Hearing damage can happen at a much lower volume than people usually expect. Because of this, hearing protection should be utilized at lower volumes than you might expect. Noise related tinnitus symptoms can often be avoided altogether by doing this.

If I have tinnitus, what should I do?

So, does tinnitus go away? Perhaps, in some instances. In other cases, your symptoms could be permanent. At first, it’s basically impossible to tell which is which. Moreover, just because your tinnitus has reseeded doesn’t mean that noise damage has not occurred, leading to an increased chance of chronic tinnitus in the future.

Individuals tend to underestimate the minimum volume that damage begins to occur, which is the most significant contributing factor to its development. Damage has likely already occurred if you’re experiencing tinnitus. This means that there are a number of things that you should do to alter your environment so as to prevent more permanent damage.

For example, you could try:

  • If you’re in a noisy setting, regulate the amount of exposure time and give your ears rests.
  • Wearing hearing protection (either earplugs or earmuffs) in order to prevent damage. Noise canceling headphones can also be an asset in this regard.
  • If possible, try to lower environmental volume. If you have any machinery that isn’t in use, turn it off, and shut the windows if it’s noisy outside, for example.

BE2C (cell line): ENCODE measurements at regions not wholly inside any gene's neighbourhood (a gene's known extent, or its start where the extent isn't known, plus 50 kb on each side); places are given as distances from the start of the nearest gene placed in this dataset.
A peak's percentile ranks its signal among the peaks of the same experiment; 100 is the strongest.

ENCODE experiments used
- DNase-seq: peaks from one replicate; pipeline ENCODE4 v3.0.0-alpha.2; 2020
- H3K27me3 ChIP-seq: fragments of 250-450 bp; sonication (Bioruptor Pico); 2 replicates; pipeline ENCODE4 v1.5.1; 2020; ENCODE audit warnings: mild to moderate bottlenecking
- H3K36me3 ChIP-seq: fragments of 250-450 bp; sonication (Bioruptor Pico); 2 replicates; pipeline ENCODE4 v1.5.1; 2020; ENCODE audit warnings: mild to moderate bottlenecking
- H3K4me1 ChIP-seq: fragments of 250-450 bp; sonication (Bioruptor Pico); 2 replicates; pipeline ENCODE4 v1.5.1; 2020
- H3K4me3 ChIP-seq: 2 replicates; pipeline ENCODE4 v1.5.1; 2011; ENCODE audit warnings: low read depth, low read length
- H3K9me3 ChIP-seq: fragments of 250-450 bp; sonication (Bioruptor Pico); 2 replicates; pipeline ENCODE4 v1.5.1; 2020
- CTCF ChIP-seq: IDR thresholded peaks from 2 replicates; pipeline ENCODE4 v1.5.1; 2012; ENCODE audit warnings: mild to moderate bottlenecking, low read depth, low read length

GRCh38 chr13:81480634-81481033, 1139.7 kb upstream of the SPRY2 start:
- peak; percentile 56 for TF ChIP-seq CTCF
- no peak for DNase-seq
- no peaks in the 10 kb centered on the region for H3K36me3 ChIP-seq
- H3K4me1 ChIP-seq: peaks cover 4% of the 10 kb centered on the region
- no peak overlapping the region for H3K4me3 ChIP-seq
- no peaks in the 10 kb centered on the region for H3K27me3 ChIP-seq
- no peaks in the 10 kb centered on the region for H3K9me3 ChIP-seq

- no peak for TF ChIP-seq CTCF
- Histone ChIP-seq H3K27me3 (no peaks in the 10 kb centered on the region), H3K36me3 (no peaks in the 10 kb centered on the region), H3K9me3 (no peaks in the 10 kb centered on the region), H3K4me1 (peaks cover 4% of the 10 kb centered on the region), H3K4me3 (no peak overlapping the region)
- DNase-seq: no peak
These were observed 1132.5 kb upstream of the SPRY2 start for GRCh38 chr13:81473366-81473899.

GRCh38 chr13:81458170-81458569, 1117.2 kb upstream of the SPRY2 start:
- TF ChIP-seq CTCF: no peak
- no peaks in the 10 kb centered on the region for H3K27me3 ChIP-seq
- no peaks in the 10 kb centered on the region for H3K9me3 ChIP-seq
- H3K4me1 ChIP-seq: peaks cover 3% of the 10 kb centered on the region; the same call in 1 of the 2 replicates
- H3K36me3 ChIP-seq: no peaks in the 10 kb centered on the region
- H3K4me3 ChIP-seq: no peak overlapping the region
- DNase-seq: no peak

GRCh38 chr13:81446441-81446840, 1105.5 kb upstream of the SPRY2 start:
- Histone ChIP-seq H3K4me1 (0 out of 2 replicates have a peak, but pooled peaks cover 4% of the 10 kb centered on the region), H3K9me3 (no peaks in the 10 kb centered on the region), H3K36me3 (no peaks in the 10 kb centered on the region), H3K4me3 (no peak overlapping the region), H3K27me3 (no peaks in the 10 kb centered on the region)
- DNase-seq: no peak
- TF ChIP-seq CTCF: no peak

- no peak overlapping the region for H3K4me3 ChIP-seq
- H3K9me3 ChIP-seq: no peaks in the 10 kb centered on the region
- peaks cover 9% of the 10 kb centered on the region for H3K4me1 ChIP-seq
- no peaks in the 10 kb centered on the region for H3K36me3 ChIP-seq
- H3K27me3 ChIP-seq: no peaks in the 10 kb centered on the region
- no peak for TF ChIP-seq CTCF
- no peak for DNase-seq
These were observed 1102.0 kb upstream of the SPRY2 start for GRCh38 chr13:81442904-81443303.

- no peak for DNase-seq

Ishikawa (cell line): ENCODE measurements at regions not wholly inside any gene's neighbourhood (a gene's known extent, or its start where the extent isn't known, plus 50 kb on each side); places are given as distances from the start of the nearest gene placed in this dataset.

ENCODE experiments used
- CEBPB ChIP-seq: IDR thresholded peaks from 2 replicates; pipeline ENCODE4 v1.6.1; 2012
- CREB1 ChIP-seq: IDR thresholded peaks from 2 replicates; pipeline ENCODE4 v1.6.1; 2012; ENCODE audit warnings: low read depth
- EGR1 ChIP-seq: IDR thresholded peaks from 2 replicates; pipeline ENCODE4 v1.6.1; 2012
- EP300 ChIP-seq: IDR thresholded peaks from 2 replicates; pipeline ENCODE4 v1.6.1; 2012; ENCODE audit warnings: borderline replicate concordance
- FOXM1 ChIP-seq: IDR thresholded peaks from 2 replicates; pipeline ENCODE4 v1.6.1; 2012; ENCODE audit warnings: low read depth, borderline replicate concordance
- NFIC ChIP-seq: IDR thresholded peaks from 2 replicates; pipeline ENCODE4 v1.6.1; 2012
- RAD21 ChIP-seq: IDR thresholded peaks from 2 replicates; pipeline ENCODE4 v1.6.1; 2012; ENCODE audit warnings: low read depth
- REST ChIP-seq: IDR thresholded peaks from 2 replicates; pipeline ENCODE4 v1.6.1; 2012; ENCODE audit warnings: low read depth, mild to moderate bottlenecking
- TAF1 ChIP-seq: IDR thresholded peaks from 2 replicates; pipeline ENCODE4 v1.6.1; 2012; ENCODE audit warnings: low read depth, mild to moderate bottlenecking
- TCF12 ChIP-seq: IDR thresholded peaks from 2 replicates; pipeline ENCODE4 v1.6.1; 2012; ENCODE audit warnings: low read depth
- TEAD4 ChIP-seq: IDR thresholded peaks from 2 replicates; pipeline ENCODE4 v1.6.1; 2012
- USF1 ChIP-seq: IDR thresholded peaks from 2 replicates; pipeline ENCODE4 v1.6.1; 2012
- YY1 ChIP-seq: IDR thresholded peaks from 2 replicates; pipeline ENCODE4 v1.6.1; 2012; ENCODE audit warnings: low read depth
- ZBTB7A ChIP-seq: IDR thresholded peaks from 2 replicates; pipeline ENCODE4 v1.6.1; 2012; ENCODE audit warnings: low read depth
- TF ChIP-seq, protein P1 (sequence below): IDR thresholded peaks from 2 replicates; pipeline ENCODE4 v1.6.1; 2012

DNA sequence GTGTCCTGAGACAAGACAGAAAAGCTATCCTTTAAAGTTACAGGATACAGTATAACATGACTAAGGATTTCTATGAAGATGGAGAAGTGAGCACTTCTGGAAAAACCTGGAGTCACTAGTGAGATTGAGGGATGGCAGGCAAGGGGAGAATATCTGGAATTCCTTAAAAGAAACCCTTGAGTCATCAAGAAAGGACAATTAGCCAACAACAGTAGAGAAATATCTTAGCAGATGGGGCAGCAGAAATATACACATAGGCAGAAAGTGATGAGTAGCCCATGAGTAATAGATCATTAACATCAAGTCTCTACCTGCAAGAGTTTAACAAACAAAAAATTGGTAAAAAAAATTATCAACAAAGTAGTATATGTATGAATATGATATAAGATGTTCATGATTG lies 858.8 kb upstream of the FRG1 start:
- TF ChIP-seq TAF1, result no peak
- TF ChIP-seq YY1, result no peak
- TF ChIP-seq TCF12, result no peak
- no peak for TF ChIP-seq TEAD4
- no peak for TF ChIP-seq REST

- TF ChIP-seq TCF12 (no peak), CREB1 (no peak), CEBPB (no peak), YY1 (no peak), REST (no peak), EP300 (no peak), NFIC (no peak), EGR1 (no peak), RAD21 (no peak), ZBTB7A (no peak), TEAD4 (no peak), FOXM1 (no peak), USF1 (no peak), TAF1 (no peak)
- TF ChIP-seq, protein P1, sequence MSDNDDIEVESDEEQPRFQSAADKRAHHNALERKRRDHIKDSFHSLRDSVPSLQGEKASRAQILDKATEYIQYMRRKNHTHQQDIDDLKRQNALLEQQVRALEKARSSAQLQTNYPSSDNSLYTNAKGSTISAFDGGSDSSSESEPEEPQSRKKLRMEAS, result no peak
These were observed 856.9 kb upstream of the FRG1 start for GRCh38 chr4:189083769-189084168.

Dealing with symptoms

The symptoms of tinnitus are often a huge distraction and are quite uncomfortable for the majority of people who deal with them. Because of this, they often ask: how do you quiet tinnitus?

You should give us a call for an appointment if you are hearing a persistent buzzing or ringing in your ears. We can help you determine the best way to address your specific situation. There’s no cure for most kinds of chronic tinnitus. Here are a few ways to manage the symptoms:

  • Relaxation techniques: Tinnitus symptoms can sometimes be aggravated by high blood pressure. Your tinnitus symptoms can sometimes be alleviated by utilizing relaxation techniques like meditation, for example.
  • Retraining therapy: In some cases, you can work with a specialist to retrain your ears, gradually changing the way you process sound.
  • White noise devices: Utilizing a white noise device around your home can help you tune out your tinnitus in some instances.
  • Masking device: This is a device that fits like a hearing aid and plays sounds that mask your symptoms. Your device will be specially calibrated to mask your symptoms of tinnitus.
  • Hearing aid: The ringing or buzzing created by tinnitus can be drowned out by amplifying the volume of outside sounds with hearing aids.

Tinnitus has no cure. That’s why controlling your environment to protect your hearing is a practical first step.

But tinnitus can be managed and treated. We’ll be able to develop a specific treatment plan according to your hearing, your tinnitus, and your lifestyle. For some people, dealing with your tinnitus may simply mean utilizing a white noise machine. For other people, management may be more intense.

Learn how to best control your tinnitus by making an appointment right away!

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The site information is for educational and informational purposes only and does not constitute medical advice. To receive personalized advice or treatment, schedule an appointment.